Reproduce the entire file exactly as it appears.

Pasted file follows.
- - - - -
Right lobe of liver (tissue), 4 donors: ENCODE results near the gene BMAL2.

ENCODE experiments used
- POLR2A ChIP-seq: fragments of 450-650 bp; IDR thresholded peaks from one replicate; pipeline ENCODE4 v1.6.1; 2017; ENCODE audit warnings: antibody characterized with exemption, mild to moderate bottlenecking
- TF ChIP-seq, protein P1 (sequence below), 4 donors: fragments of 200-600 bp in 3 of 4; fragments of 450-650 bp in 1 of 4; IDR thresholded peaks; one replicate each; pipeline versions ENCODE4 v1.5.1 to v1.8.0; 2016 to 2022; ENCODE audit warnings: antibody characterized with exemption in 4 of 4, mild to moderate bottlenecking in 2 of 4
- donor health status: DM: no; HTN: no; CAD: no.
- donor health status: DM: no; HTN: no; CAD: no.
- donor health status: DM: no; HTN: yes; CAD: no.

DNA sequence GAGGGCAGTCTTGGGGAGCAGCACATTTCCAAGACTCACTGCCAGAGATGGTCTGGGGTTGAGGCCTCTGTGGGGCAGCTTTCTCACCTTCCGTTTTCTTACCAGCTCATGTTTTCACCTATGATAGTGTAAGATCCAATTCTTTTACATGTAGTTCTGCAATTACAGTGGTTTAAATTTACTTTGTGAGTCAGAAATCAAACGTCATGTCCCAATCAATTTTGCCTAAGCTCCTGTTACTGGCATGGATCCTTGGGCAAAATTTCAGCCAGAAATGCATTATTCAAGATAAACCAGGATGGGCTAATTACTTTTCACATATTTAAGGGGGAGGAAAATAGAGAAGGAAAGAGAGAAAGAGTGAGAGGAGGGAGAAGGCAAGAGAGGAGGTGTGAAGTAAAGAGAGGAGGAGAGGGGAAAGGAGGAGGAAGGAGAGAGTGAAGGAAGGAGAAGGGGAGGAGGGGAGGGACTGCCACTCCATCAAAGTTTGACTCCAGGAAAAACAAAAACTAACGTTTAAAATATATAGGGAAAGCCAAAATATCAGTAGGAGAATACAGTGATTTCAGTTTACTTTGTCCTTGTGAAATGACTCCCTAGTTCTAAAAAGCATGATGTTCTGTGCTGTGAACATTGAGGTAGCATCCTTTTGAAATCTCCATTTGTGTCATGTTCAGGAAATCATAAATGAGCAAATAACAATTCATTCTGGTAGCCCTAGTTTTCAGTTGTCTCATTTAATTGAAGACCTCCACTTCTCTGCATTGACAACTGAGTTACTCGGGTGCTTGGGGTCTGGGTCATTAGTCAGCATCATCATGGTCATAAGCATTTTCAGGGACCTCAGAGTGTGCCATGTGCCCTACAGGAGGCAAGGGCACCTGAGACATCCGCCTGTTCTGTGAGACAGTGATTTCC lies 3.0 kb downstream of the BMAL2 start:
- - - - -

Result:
Right lobe of liver (tissue), 4 donors: ENCODE results near the gene BMAL2.

ENCODE experiments used
- POLR2A ChIP-seq: fragments of 450-650 bp; IDR thresholded peaks from one replicate; pipeline ENCODE4 v1.6.1; 2017; ENCODE audit warnings: antibody characterized with exemption, mild to moderate bottlenecking
- TF ChIP-seq, protein P1 (sequence below), 4 donors: fragments of 200-600 bp in 3 of 4; fragments of 450-650 bp in 1 of 4; IDR thresholded peaks; one replicate each; pipeline versions ENCODE4 v1.5.1 to v1.8.0; 2016 to 2022; ENCODE audit warnings: antibody characterized with exemption in 4 of 4, mild to moderate bottlenecking in 2 of 4
- donor health status: DM: no; HTN: no; CAD: no.
- donor health status: DM: no; HTN: no; CAD: no.
- donor health status: DM: no; HTN: yes; CAD: no.

DNA sequence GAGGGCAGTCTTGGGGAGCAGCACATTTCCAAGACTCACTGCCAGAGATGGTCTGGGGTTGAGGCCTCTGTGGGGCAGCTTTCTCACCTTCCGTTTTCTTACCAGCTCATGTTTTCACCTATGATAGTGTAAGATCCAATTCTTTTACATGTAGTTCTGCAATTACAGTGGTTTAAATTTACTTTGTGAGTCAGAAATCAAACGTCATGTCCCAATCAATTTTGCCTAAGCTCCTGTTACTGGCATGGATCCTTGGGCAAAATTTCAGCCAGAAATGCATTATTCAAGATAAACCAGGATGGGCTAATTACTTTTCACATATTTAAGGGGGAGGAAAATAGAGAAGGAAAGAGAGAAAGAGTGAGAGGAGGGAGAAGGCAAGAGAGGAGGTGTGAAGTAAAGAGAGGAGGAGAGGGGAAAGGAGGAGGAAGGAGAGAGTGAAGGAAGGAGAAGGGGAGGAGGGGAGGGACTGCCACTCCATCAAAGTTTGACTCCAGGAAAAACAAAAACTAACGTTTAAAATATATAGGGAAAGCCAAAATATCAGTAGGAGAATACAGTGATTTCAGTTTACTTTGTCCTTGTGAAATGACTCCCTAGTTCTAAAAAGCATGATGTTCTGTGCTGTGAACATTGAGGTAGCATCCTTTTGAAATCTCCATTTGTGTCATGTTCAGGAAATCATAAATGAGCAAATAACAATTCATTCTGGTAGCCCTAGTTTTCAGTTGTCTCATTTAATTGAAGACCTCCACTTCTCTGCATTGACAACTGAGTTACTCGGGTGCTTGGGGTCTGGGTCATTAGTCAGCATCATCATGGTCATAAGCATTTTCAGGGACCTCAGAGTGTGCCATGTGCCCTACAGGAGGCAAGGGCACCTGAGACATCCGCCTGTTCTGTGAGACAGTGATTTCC lies 3.0 kb downstream of the BMAL2 start: